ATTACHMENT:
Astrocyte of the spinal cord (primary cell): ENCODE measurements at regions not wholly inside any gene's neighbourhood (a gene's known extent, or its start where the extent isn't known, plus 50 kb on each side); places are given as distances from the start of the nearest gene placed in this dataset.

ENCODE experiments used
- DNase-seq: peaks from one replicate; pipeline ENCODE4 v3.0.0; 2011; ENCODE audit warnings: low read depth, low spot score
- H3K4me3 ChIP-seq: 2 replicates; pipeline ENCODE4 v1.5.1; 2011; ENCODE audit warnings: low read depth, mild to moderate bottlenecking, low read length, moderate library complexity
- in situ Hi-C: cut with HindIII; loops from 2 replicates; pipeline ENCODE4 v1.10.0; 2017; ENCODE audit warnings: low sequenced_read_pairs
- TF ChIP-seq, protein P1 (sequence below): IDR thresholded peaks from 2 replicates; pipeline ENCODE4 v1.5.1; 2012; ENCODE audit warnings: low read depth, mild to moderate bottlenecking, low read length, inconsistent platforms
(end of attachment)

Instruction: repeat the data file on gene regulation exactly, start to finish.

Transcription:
Astrocyte of the spinal cord (primary cell): ENCODE measurements at regions not wholly inside any gene's neighbourhood (a gene's known extent, or its start where the extent isn't known, plus 50 kb on each side); places are given as distances from the start of the nearest gene placed in this dataset.

ENCODE experiments used
- DNase-seq: peaks from one replicate; pipeline ENCODE4 v3.0.0; 2011; ENCODE audit warnings: low read depth, low spot score
- H3K4me3 ChIP-seq: 2 replicates; pipeline ENCODE4 v1.5.1; 2011; ENCODE audit warnings: low read depth, mild to moderate bottlenecking, low read length, moderate library complexity
- in situ Hi-C: cut with HindIII; loops from 2 replicates; pipeline ENCODE4 v1.10.0; 2017; ENCODE audit warnings: low sequenced_read_pairs
- TF ChIP-seq, protein P1 (sequence below): IDR thresholded peaks from 2 replicates; pipeline ENCODE4 v1.5.1; 2012; ENCODE audit warnings: low read depth, mild to moderate bottlenecking, low read length, inconsistent platforms